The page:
A few pointed questions to your agent and you’ll soon see who pays – you do. Almost always. My pal Tim Weingartner at Farm Bureau Insurance offered some specific cases that are very helpful.
Q. What if your contractor’s ladder falls on your convertible – who pays for what?
A. Your auto policy will cover the damage, but you, of course, will pay the deductible. Your carrier will likely “subrogate” (i.e. try to collect from) your contractor and you will have to determine if it’s worth trying to recover your deductible.
Q. What if a similar event occurs one year later. Will that event be handled differently?
A. The event should be handled exactly the same. And hopefully not the same contractor. (One might infer that at some point the carrier will tire of covering a homeowner that routinely hires uninsured contractors.)
Q. What if a contractors equipment causes injury to member of the homeowner’s family – who pays?
A. This is really a great question because your HO policy would not cover the medical expenses for the injured family member. Your health insurance would have to be used. But the homeowner will pay the policy deductible.
Q. Will the contractor be sued?
A. There is the potential for the contractor to be sued.
Q. What if the contractor slips and breaks his leg on HO’s property while performing his work. Will HO insurance pay for contractor’s medical care?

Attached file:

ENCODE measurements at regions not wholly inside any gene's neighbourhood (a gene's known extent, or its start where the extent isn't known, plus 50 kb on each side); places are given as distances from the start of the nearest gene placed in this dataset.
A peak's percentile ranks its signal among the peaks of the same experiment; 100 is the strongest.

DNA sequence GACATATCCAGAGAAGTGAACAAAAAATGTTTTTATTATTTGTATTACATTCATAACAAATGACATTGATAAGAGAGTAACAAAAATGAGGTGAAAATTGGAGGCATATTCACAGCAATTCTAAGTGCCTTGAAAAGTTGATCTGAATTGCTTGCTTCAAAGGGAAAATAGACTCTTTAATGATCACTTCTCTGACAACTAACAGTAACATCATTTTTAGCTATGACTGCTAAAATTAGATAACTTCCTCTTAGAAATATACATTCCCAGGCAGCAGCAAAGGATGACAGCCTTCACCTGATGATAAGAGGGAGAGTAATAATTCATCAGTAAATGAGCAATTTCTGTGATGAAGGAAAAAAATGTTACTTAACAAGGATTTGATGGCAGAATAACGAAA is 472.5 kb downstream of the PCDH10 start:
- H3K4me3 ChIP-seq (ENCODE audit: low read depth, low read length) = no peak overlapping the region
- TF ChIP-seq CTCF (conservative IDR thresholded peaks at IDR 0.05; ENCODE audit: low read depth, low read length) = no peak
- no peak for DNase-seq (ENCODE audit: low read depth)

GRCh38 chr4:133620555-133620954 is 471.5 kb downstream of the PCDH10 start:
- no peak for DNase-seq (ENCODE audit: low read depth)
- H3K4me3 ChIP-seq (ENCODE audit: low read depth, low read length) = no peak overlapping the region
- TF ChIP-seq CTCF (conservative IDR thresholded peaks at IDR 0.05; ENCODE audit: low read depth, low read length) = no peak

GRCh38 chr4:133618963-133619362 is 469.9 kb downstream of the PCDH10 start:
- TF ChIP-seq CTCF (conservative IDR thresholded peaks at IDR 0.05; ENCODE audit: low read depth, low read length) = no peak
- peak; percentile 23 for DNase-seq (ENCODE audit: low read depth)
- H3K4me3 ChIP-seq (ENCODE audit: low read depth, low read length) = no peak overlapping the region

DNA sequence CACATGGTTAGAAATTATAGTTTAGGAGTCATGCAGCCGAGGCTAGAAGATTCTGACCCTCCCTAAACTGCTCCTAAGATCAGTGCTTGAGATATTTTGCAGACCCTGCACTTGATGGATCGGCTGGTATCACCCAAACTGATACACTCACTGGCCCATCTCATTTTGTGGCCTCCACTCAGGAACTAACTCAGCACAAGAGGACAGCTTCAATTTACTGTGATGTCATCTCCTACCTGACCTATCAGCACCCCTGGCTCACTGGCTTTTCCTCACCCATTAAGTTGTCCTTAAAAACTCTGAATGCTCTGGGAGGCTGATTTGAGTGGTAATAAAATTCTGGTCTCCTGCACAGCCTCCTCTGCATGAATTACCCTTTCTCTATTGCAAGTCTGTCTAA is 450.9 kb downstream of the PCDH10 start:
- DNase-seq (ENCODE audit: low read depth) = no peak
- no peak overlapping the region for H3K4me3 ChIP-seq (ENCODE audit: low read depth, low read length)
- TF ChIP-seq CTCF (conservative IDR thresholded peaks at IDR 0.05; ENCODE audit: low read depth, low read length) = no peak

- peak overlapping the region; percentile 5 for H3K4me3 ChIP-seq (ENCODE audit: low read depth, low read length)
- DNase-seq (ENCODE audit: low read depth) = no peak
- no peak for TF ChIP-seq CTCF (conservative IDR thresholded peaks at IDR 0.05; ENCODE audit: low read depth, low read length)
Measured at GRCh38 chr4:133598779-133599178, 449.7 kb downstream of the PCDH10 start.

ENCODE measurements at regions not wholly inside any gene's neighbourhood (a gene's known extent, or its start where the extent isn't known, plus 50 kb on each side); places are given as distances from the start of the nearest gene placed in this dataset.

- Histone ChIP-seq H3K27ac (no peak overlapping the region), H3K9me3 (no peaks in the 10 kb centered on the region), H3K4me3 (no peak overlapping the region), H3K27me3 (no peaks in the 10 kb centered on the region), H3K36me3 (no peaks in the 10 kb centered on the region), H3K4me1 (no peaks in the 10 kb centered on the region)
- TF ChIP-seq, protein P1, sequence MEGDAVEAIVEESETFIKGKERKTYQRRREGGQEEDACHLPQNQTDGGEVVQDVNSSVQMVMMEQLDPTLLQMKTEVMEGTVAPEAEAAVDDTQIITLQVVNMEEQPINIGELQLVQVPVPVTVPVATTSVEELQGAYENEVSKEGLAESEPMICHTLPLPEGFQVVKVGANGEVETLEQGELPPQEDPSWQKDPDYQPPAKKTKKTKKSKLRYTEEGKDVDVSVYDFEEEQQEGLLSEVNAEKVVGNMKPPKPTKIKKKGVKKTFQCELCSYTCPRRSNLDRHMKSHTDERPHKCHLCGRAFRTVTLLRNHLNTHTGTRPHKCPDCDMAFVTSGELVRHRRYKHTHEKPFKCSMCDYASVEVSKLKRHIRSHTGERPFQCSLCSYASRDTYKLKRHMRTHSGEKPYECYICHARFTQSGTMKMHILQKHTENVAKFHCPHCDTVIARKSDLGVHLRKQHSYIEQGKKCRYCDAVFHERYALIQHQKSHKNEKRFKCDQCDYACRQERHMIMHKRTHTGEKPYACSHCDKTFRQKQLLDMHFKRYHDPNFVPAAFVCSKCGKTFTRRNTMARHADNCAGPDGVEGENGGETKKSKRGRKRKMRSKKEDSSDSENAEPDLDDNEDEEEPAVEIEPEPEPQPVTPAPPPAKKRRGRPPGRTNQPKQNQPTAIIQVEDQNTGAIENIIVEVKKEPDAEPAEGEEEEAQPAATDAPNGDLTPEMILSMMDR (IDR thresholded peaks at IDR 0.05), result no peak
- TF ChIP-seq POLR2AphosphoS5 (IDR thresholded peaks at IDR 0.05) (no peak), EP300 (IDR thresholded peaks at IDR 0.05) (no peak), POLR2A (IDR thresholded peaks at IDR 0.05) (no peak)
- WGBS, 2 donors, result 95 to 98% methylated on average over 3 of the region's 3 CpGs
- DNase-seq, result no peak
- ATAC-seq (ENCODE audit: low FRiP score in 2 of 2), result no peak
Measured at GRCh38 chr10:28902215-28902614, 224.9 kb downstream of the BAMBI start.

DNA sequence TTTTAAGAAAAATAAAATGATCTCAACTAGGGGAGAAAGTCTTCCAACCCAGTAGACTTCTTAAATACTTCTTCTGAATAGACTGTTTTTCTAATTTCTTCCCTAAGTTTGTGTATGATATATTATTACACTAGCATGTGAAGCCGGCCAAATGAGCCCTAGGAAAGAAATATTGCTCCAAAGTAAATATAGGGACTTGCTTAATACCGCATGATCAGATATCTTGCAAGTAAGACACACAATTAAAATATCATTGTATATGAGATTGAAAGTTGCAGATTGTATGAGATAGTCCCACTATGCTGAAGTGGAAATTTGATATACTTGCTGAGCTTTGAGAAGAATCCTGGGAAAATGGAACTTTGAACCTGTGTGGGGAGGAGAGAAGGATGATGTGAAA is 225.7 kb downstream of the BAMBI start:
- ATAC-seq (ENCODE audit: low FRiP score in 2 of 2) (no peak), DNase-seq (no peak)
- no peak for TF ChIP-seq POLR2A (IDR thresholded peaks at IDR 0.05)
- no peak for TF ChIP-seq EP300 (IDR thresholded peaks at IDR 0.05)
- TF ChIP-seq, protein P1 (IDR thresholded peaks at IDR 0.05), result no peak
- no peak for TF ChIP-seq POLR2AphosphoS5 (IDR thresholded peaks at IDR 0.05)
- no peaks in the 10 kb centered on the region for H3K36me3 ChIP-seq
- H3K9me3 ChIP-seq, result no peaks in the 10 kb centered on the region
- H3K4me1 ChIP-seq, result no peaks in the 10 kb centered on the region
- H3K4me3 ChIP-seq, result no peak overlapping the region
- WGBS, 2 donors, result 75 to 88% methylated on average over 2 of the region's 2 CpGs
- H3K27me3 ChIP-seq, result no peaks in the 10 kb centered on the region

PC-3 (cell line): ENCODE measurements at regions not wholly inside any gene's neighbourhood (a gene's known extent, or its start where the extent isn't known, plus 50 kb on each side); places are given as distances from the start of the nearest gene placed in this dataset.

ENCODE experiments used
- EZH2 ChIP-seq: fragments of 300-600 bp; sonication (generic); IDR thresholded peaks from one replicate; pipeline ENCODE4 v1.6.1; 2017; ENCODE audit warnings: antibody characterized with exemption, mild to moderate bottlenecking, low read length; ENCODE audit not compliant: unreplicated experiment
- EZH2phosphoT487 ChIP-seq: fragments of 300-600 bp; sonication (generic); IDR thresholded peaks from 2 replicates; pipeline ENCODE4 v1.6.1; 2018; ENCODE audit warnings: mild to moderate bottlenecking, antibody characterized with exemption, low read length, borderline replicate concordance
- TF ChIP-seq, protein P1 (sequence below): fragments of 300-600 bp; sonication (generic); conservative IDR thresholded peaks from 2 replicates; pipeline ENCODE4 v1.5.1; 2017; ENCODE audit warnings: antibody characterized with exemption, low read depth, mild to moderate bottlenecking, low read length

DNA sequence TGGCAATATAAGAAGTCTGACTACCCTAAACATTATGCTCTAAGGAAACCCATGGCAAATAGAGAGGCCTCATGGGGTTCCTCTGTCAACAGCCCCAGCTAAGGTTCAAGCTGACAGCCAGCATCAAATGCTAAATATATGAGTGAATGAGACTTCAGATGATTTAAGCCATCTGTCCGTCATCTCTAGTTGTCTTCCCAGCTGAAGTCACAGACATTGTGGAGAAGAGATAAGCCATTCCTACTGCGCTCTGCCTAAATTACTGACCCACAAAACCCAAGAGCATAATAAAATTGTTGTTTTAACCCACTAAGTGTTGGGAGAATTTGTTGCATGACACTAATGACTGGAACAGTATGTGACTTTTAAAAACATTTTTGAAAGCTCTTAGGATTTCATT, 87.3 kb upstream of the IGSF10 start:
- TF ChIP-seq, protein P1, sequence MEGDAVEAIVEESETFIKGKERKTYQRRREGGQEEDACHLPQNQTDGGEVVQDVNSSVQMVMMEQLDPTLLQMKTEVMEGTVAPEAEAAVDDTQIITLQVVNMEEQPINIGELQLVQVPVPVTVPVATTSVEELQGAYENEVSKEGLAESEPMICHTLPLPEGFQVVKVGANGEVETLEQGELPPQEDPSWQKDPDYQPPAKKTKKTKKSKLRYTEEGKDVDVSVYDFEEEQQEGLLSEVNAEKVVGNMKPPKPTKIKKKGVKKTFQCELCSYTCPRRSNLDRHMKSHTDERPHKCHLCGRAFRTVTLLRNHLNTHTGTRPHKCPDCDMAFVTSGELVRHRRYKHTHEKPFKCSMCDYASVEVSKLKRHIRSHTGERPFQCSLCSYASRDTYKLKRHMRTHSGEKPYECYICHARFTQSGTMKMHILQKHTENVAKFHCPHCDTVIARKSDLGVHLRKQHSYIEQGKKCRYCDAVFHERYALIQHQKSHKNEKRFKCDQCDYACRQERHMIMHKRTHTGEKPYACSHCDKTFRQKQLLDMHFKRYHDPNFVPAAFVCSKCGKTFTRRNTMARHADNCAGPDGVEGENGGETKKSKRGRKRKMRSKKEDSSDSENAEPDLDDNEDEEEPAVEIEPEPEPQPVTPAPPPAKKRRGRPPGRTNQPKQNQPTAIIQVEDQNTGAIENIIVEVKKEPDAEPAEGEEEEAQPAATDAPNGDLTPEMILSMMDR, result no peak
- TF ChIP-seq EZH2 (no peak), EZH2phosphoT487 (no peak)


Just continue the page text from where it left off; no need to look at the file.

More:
A. Potentially, would depend if the HO is negligent. If not then the medical no fault limit would apply. Most all HO policies have a medical no fault coverage although a lot of policies that I see only have $1000 coverage. An example where this could be used is if you had some friends over and one of them fell and broke their wrist. You don’t have to be at fault and your medical no fault coverage would pay, up to policy limits, for their medical bills. If you only have $1000 coverage the policy would pay up to $1000 and if their medical bills were $10,000, their personal medical insurance would cover the rest and if they didn’t have any medical/health insurance they could sue you since it happened on your property and then your personal liability coverage would kick in if you were found to be liable. That is an example of why I recommend having that coverage at $5,000 or $10,000, it is only a few dollars more per year and it would take care of a lot of accidents.
Q. At what point do HO insurance rates go up?
A. A claim will have your rates go up unless it is weather related like hail. And even if you switch companies the claims will follow you just like a speeding ticket on your driving record. Because no insurance carrier wants someone to have a claim and switch companies. Some companies have what I call gimmicks that say your rates won’t go up if you have a claim but I believe that is calculated into your premium which means your premium will be higher. Pay it now or pay it after the claim.
Q. At what point does contractor face litigation for recovery of insurance carrier’s costs?
A. Pretty much any time an insurance company pays out money and someone other than the insured is at fault they can face subrogation. There have been cases where a renter damaged a landlord’s property and the renter didn’t have renters or liability insurance and had their paycheck garnished to cover the loss.
A home owner can and probably should – depending on the work being done – ask to see a certificate of insurance from a contractor to make sure that the contractor is insured.